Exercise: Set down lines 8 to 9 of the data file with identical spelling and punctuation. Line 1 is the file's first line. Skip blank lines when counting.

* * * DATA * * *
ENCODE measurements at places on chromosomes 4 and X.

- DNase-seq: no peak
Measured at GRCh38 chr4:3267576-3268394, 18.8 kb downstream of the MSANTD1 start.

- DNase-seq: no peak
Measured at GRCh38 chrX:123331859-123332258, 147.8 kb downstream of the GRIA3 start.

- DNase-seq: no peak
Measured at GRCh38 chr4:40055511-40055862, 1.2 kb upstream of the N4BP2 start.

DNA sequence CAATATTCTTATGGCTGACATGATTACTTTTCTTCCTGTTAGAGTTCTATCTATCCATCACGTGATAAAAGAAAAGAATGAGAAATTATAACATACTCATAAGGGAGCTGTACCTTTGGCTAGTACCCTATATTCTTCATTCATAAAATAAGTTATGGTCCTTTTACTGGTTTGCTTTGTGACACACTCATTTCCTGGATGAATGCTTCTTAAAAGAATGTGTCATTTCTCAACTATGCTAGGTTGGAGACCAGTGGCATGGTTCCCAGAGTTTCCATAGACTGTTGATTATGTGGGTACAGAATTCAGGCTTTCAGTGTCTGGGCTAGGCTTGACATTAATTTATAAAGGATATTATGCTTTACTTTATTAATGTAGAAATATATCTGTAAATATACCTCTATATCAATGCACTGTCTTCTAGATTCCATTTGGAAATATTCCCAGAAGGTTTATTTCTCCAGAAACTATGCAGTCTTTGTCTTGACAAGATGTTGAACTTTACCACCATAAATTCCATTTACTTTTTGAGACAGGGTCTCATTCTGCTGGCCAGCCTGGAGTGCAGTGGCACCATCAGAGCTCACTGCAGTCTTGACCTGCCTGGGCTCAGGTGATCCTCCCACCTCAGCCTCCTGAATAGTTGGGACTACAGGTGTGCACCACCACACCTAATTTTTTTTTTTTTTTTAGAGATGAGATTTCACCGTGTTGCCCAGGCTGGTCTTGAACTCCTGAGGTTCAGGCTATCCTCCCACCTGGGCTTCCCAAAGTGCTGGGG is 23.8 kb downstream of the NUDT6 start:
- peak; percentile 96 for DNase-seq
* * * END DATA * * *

DNA sequence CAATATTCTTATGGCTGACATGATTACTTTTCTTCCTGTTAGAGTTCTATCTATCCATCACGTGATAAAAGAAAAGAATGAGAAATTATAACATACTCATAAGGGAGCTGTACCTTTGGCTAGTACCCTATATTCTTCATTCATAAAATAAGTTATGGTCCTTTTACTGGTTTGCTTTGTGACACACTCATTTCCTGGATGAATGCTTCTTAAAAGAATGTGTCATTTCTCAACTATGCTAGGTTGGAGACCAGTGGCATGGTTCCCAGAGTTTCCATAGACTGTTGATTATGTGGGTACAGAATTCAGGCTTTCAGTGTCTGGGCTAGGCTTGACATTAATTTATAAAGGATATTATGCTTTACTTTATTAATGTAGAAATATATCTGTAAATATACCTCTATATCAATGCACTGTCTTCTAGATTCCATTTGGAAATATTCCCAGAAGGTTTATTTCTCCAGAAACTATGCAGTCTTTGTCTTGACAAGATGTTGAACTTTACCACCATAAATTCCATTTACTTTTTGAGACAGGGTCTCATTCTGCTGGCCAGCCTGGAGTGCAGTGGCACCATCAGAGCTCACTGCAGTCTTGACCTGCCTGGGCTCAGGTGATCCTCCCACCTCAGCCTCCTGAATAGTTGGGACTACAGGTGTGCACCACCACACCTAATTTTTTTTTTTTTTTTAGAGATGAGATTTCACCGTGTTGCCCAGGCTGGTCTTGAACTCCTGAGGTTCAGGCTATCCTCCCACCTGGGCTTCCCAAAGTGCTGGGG is 23.8 kb downstream of the NUDT6 start:
- peak; percentile 96 for DNase-seq